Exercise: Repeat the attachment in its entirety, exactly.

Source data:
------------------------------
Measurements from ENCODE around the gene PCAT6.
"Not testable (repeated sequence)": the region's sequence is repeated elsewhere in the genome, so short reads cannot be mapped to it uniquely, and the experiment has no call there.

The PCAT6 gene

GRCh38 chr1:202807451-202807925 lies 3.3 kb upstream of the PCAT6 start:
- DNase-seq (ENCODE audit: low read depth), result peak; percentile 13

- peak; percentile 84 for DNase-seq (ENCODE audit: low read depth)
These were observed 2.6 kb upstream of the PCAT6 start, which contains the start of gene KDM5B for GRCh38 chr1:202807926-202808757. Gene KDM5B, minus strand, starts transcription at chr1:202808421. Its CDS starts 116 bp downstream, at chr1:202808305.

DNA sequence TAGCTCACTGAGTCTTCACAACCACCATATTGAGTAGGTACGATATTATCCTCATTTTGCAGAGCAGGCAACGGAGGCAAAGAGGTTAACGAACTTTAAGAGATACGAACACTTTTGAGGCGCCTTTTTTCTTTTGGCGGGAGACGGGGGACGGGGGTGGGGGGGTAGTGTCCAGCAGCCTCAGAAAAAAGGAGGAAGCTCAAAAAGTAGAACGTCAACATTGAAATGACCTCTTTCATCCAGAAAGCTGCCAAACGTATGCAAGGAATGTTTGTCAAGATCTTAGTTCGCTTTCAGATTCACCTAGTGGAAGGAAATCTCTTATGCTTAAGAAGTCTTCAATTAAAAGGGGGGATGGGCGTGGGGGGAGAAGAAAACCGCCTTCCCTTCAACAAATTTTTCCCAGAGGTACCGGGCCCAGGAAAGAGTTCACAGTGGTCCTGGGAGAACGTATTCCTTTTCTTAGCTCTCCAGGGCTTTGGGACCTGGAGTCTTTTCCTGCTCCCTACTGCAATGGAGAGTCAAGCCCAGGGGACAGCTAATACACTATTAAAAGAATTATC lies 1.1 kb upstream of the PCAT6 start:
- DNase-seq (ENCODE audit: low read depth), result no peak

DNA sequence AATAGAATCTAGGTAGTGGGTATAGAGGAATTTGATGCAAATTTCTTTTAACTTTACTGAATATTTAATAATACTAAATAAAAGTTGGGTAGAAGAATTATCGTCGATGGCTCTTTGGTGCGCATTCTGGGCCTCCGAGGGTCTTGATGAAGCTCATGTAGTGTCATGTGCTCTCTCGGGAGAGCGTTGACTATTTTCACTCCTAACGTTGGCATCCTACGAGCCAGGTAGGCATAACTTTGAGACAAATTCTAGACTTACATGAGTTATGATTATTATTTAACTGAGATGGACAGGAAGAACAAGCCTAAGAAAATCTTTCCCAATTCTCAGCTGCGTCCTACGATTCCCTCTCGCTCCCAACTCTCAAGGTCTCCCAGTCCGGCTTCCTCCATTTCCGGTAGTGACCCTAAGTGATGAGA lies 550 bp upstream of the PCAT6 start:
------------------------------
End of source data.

Measurements from ENCODE around the gene PCAT6.
"Not testable (repeated sequence)": the region's sequence is repeated elsewhere in the genome, so short reads cannot be mapped to it uniquely, and the experiment has no call there.

The PCAT6 gene

GRCh38 chr1:202807451-202807925 lies 3.3 kb upstream of the PCAT6 start:
- DNase-seq (ENCODE audit: low read depth), result peak; percentile 13

- peak; percentile 84 for DNase-seq (ENCODE audit: low read depth)
These were observed 2.6 kb upstream of the PCAT6 start, which contains the start of gene KDM5B for GRCh38 chr1:202807926-202808757. Gene KDM5B, minus strand, starts transcription at chr1:202808421. Its CDS starts 116 bp downstream, at chr1:202808305.

DNA sequence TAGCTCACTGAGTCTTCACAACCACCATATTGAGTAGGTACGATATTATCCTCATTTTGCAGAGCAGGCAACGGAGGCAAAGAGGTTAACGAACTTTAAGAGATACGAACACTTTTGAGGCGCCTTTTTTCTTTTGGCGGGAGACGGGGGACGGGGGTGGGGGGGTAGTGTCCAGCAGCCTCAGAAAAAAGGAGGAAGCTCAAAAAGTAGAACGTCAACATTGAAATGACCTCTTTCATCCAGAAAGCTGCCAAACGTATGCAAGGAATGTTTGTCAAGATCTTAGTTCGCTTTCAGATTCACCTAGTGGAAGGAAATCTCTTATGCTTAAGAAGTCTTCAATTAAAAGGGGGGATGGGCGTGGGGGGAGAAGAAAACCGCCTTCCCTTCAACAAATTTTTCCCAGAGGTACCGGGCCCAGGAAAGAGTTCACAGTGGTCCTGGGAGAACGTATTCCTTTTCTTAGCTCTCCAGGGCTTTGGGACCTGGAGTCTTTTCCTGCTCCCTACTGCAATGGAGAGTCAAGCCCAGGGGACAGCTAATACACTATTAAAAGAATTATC lies 1.1 kb upstream of the PCAT6 start:
- DNase-seq (ENCODE audit: low read depth), result no peak

DNA sequence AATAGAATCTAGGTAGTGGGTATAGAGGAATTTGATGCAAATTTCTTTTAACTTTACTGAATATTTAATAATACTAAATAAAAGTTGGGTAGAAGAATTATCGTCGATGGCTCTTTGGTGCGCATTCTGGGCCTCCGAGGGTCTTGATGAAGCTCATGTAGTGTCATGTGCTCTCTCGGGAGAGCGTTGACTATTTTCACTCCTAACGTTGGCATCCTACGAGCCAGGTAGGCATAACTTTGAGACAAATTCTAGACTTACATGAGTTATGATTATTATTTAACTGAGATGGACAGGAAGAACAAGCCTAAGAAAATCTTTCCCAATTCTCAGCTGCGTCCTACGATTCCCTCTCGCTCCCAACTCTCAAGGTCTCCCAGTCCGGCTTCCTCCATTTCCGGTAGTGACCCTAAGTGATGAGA lies 550 bp upstream of the PCAT6 start: